The official student newspaper of University of Wisconsin-Eau Claire since 1923.

The Spectator

The official student newspaper of University of Wisconsin-Eau Claire since 1923.

The Spectator

The official student newspaper of University of Wisconsin-Eau Claire since 1923.

The Spectator


Arts & Life Editor Maggie O’Brien adores music, tiny animals and all things bookish
Photo by Maggie O’Brien
There is nothing Maggie O’Brien desires more than a challenging read and some mellow music.

Editor’s note: Tastemakers is a new column we’re trying out here at The Spectator where we give you, the readers, a glimpse into what we at The Spectator are interested in (fashion, music, pop culture, etc.) It also takes heavy inspiration from Perfectly Imperfect, a paid Substack with content in a similar format.

This week, let’s meet the editor of the section Tastemakers resides in. Maggie O’Brien is the arts & life editor for The Spectator, and she’s a second-year English-creative writing and English education student at UW-Eau Claire. She consistently gushes praise for the English department and has a soft spot in her heart for eccentric outfits, rainy days and her lovely friends. Let’s hear some more about the things she is fond of.

Calico Critters: I don’t know what it is about these tiny, fuzzy little guys, but I can’t get enough of them. From their intricate, adorable outfits to their velvety faces, Calico Critters could not get any cuter, and I love to sprinkle my car and bedroom with these smile-prompting figurines. They also make for a lovely compliment to my Sonny Angels and other thrifted trinkets. I’ve received many blind bags for birthdays and holidays, and my collection continues to grow slowly but surely. The Calico Critter I most identify with is Persian cat baby Bonnie, and I hope to purchase her someday soon. 

Greta Gerwig films: Anyone who knows me even relatively well is aware of my “Lady Bird” obsession (I’ve even written about this film). After viewing a heartwarming video of Gerwig directing “Lady Bird,” I became infatuated with Gerwig’s warmth and humanity in her directing style. I will never stop showering her complicated, warm and entirely relatable “Lady Bird” with praise, and the same goes for her wonderful adaptation of “Little Women,” which I’ve also lovingly reviewed. “Lady Bird” and “Little Women” have become two of my treasured comfort films, and I have Gerwig to thank for both of them. Though both of these movies bring me to tears every time, they are more than worth it. This year, Gerwig released the desperately anticipated “Barbie” and wowed me yet again. I left the theater with a gripping urge to give my mother and just about every woman I’ve ever met a long embrace. Though not entirely without flaw (hello, weird obsession with cellulite that I thought we left behind in the early 2000s), “Barbie” contained some excellent commentary regarding the countless frustrations women deal with on the daily and are oftentimes too afraid to speak up about.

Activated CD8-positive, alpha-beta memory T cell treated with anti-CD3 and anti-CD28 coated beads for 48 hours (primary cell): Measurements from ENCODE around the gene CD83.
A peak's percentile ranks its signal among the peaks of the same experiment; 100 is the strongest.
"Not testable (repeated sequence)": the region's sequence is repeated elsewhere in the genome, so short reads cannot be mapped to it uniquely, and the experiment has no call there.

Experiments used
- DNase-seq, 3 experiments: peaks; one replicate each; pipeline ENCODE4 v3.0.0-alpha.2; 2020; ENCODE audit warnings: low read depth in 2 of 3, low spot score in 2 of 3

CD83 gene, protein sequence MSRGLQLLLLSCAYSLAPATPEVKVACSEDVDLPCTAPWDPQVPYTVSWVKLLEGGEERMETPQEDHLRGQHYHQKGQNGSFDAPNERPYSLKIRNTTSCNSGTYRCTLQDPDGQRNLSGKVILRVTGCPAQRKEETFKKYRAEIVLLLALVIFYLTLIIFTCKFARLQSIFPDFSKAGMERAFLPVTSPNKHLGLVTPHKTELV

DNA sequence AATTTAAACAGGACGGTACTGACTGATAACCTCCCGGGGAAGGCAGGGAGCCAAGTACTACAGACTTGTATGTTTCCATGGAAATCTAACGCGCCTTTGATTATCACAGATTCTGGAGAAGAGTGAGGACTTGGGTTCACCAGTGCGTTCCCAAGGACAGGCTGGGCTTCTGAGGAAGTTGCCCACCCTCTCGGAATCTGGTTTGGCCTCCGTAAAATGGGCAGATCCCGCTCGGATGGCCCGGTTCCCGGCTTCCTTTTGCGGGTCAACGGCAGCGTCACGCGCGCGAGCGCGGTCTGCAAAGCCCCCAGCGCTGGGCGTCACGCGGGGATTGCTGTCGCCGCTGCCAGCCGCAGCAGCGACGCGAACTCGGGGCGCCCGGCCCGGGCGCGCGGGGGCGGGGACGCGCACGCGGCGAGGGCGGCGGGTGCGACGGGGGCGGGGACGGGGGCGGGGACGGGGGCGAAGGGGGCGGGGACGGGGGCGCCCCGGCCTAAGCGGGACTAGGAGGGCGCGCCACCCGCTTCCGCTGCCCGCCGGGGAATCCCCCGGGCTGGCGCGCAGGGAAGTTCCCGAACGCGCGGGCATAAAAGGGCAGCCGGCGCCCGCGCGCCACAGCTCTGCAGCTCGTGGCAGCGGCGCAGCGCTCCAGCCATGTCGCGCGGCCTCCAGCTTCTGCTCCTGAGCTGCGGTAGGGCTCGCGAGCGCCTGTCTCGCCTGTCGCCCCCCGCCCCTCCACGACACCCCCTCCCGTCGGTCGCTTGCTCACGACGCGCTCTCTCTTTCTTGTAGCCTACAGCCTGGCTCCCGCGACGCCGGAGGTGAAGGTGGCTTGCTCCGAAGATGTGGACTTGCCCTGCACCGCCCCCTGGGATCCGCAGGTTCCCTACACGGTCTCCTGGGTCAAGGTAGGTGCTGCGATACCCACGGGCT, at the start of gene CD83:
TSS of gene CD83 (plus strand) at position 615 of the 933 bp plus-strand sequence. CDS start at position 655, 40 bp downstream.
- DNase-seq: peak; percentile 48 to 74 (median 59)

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Fun socks: With Mary Janes and Birkenstock Bostons specifically. I preach the idea of not having one “aesthetic,” so my style changes day by day, depending on what I’m feeling and what my plans consist of. But a good pair of funky socks is something I reach for every day. I love the juxtaposition of my polished Dr. Marten Mary Janes paired with a colorful, patterned sock, and my evergreen Bostons offer an excellent opportunity to show off my favorite wool socks in the colder months. My favorite place to find a unique pair is at any thrift store, and the local Savers has presented me with socks featuring anything from butterflies to CDs.

“Dust” by Ida Wenøe and Leith Ross: Just when I thought I’d heard every song by Leith Ross, I encountered this lyrical masterpiece that I have yet to tire of. The album art, a collage of nostalgic and beautiful items, is reminiscent of Leith Ross’ playful, memory-inspired album covers. I noted this immediately, before proceeding to listen to the track on repeat for an hour, in awe of the gentle voices of Leith Ross and Ida Wenøe. With lyrics like “I remember finding out that fairytales were whittled down, monsters live in college dorms, suits and sweats and best friends mouths,” “Dust” sheds light on the tender melancholy of growing up. This song found a special place in my heart just when I needed it.

The Will To Change” by bell hooks: My ongoing read is one that was recommended to me by my professor for introduction to theory and criticism. After hearing my professor talk about how they lend copies of the book to men and people in their lives who directly or indirectly ask for help, I felt beyond inspired. The day after my class, I scurried to my beloved McIntyre Library and checked out a copy of “The Will To Change.” In the introduction of her book, hooks declares that she thinks men are capable of emotional expression and positive change with the right direction and thought processes. Since then, hooks has been challenging many misandrist thoughts I’ve had very recently and I’ve been thinking about situations involving men in my life in a new, more optimistic light. 

O’Brien can be reached at [email protected]

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